Painting Composition

 

 

Rarely are the subjects we choose to paint perfectly arranged. Shuffling, emphasising and deleting elements to create a better painting composition is a major part of the painting process.

 

Our initial attraction to a subject is just the starting point. Our job as an artist is to do more with the subject than simply copying it.

The two examples I have chosen here are busy, complicated looking subjects. Without some sort of simplification they would result in a confusing painting with conflicting points of interest randomly scattered across the surface.

 

By selecting one area to act as a focal point and balancing that with other minor points of interest, the painting becomes more unified. The busy atmosphere of the subject is maintained, but the visual path around the painting stops the eye jumping from one point to another in an uncontrolled manner.

 

This is an interesting subject, but without a dominant focal point, it is difficult to look at and make sense of.

 

 

Rearranging the Painting Composition

 

By shifting the striped awning close to the washing and including a round terracotta pot in the upper region, a strong focal point is established. The arc of the lemon tree leads the eye up to the dark line on the left of the arch. This dark line acts as a visual bridge up into the focal point. Detail has been completely left out where it wasn't necessary and exaggerated where attention was required.

 

 

 

This spectacular panorama from a French hilltop village makes a fantastic subject, but where do you start? By making the road junctions and distant village the focal point, the confusion of foreground olive groves and cypress trees can be simplified to an understated lead in to the focal point.

A quick, rough charcoal sketch helps to plan out the composition before we start making marks on our watercolor paper.

 

I like the way distant horizontal marks contrast with the diagonals of the foreground. A 1/2 inch bristle brush was used here to make some simple preliminary marks and establish the focal point.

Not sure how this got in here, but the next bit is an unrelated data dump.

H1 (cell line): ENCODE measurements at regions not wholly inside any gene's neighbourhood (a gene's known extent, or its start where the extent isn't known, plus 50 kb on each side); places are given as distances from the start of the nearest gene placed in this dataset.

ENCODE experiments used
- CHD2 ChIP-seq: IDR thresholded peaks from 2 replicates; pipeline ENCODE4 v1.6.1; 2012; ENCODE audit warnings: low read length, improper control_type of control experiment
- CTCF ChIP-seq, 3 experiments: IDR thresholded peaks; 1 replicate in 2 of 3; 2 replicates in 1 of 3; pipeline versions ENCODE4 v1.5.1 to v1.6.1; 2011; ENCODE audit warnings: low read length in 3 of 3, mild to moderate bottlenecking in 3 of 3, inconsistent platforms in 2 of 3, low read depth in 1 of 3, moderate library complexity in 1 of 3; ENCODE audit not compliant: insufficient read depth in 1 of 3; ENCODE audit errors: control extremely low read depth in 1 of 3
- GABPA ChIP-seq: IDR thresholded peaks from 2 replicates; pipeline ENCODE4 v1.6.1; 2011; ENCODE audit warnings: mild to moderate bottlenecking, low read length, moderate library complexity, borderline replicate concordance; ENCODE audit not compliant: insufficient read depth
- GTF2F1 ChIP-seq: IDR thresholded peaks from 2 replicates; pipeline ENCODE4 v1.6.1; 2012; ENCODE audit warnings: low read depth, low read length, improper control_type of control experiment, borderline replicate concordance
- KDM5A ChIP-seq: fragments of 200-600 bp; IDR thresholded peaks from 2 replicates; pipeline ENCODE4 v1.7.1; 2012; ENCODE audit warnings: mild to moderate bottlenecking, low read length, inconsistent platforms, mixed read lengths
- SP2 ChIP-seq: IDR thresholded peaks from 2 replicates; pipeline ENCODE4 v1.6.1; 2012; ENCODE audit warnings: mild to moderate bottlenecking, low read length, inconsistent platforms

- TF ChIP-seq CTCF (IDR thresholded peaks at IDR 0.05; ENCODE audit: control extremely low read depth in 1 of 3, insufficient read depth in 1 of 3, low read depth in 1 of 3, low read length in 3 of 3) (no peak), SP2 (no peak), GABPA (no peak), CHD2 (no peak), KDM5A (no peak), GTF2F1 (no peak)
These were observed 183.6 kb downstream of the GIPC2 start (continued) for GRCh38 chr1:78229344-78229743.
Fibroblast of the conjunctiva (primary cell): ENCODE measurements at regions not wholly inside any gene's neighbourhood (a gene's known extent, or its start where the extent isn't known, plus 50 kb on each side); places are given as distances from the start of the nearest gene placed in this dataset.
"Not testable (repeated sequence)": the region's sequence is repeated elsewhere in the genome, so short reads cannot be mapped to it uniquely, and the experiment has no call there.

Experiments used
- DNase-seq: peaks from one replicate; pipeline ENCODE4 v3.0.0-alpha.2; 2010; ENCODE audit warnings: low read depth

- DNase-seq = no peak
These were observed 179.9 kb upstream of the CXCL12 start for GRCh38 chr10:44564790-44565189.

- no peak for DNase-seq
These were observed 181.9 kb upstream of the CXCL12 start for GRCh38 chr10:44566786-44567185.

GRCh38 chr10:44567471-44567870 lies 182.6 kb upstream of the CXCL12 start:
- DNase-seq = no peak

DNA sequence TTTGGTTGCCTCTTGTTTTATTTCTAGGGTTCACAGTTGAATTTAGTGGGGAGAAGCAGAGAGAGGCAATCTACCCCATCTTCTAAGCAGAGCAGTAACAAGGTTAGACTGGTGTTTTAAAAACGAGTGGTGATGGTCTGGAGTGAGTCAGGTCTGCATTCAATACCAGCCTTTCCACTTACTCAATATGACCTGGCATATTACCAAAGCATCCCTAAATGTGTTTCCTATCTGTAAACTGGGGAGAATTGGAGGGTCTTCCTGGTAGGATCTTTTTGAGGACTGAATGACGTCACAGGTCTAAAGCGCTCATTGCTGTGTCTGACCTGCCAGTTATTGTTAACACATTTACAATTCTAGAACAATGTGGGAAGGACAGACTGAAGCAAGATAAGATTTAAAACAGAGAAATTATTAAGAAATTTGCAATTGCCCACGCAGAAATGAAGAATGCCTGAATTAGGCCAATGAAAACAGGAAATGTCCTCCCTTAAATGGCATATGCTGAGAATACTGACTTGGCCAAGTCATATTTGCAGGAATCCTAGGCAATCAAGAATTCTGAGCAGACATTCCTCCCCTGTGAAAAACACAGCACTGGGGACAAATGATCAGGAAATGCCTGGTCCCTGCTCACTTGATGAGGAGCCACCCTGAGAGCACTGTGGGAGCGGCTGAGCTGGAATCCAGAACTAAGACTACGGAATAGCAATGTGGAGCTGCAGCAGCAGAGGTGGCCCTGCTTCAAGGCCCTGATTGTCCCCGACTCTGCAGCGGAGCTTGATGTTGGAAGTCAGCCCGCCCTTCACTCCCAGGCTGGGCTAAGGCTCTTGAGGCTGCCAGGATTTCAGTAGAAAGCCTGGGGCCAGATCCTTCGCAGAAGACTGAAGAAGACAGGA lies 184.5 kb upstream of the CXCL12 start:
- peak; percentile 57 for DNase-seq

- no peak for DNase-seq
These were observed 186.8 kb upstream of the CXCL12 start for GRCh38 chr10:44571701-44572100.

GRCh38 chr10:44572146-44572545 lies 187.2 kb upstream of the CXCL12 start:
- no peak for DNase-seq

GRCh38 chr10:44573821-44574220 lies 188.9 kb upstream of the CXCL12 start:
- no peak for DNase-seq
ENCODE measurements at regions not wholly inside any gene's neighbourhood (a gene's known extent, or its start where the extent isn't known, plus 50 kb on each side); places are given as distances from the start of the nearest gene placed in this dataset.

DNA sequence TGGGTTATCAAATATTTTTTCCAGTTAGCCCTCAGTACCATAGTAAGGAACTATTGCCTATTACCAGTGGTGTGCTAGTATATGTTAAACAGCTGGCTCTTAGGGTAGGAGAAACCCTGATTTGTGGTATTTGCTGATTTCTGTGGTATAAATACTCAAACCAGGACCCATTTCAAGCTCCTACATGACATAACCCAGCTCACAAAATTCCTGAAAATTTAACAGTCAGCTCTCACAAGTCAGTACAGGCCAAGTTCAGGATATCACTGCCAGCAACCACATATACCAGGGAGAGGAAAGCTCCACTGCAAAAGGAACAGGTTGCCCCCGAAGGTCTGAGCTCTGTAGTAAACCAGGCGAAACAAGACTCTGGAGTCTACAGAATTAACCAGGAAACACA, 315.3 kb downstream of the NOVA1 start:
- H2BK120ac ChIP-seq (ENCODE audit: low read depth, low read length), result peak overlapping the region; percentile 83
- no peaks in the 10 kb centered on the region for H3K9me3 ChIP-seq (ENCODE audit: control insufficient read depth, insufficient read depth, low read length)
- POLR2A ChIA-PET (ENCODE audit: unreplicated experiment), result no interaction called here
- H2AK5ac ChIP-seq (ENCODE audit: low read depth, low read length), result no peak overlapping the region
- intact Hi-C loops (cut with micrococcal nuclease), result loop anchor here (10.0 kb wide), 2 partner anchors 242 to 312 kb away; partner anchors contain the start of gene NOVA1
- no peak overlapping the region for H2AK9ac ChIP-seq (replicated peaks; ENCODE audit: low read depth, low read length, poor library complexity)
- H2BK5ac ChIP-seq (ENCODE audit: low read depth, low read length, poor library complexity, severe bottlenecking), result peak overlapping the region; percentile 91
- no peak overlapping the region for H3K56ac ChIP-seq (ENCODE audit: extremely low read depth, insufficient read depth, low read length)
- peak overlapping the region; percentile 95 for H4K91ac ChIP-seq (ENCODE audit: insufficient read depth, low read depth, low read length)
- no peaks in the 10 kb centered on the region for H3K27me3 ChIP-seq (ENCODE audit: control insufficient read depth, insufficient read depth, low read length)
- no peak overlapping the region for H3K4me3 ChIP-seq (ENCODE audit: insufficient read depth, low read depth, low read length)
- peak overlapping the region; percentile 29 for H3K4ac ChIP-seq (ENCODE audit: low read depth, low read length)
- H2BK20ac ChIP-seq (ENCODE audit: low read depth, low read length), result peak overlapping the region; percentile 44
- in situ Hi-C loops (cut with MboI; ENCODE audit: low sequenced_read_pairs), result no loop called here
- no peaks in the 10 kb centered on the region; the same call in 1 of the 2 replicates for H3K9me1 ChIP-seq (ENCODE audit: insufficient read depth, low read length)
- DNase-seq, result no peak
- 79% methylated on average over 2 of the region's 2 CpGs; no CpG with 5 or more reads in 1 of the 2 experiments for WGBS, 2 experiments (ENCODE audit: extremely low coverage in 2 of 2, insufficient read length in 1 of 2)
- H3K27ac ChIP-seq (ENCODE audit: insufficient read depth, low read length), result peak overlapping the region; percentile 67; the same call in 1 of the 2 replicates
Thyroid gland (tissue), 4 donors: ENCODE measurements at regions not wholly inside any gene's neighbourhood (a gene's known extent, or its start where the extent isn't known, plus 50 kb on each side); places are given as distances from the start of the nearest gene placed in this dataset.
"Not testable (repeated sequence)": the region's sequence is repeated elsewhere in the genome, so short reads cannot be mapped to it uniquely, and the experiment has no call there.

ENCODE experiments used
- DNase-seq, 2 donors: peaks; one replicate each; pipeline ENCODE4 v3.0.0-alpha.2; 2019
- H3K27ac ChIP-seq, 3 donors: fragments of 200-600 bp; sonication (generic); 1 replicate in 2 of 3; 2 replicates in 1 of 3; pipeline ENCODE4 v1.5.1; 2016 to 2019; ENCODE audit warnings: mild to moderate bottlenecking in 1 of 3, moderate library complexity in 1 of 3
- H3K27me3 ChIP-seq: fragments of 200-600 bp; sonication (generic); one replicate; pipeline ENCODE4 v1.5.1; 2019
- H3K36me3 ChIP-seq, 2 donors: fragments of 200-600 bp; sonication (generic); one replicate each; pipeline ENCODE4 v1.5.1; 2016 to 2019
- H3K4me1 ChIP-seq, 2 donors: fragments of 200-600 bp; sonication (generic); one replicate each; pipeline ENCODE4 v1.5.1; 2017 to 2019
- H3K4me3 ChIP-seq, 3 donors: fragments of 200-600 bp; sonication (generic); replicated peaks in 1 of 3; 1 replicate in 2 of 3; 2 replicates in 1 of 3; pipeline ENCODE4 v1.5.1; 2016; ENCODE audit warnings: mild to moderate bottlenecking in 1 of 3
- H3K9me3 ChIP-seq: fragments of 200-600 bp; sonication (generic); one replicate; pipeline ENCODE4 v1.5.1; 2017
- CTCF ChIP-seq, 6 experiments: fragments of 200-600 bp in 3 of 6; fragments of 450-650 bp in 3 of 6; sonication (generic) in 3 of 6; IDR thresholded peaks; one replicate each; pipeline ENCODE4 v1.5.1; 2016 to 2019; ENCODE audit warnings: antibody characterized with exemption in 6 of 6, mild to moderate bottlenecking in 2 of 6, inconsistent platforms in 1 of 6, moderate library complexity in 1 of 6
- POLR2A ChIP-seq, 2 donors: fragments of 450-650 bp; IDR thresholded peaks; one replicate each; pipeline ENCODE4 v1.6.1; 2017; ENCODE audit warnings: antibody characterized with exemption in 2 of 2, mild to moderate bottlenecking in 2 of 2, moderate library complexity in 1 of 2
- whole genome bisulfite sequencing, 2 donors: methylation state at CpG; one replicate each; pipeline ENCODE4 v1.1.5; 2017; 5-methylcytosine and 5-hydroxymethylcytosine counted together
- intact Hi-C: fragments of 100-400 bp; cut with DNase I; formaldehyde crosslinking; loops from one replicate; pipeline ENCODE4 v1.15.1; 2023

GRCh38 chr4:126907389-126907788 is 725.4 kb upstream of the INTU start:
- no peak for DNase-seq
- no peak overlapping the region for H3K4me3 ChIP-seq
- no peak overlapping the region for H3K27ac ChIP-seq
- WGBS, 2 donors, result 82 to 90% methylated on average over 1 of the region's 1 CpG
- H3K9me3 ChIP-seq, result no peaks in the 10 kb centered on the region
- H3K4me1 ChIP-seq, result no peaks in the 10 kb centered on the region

A strong mixture of Cobalt Blue and Permanent Rose contrast with the warm foreground colors and push the mountains way off into the distance.

 

 

Foreground detail is dropped loosely into wet washes. I want the foreground to drag the eye into the painting without demanding too much attention.

 

 

Adding more detail and stronger tonal contrast to the focal point encourages the eye up to that region of the painting. The suggestion of vertical cypress trees in the foreground draw the eye in via the lower right, up to the dark mass of trees on the  left, then on to the main focal point. Splashing some of the purple background color into the foreground and washing it down each side of the painting ties the two areas together and emphasises the warmth of the focal point.

Simplifying complicated subjects by establishing a focal point then leading the eye to this point via secondary elements gives a painting unity.  The complex atmosphere of the subject is maintained but the initial visual confusion is controlled.

Next time you are faced with a complicated subject, try this simplified approach rather than becoming overwhelmed by the subjects complexity. Remember,  painting composition plays a vital role in the success of any painting.

See Also:

Focal Point

Make Shapes Work

Author: John Lovett

John Lovett

 

John Lovett is an Australian artist working in oils, watercolor and mixed media. Since commencing his career John has held over thirty five solo exhibitions and taken part in many joint ones. John’s work is represented in private and corporate collections in Australia, United Kingdom, Europe, Asia and USA. John’s passion for his work and his open easy approach to teaching make his books, DVD’s and workshops thoroughly enjoyable, extremely informative and always very popular. His articles are regularly featured in “International Artist” magazine.      

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© 2017 John Lovett (all text and images unless otherwise stated)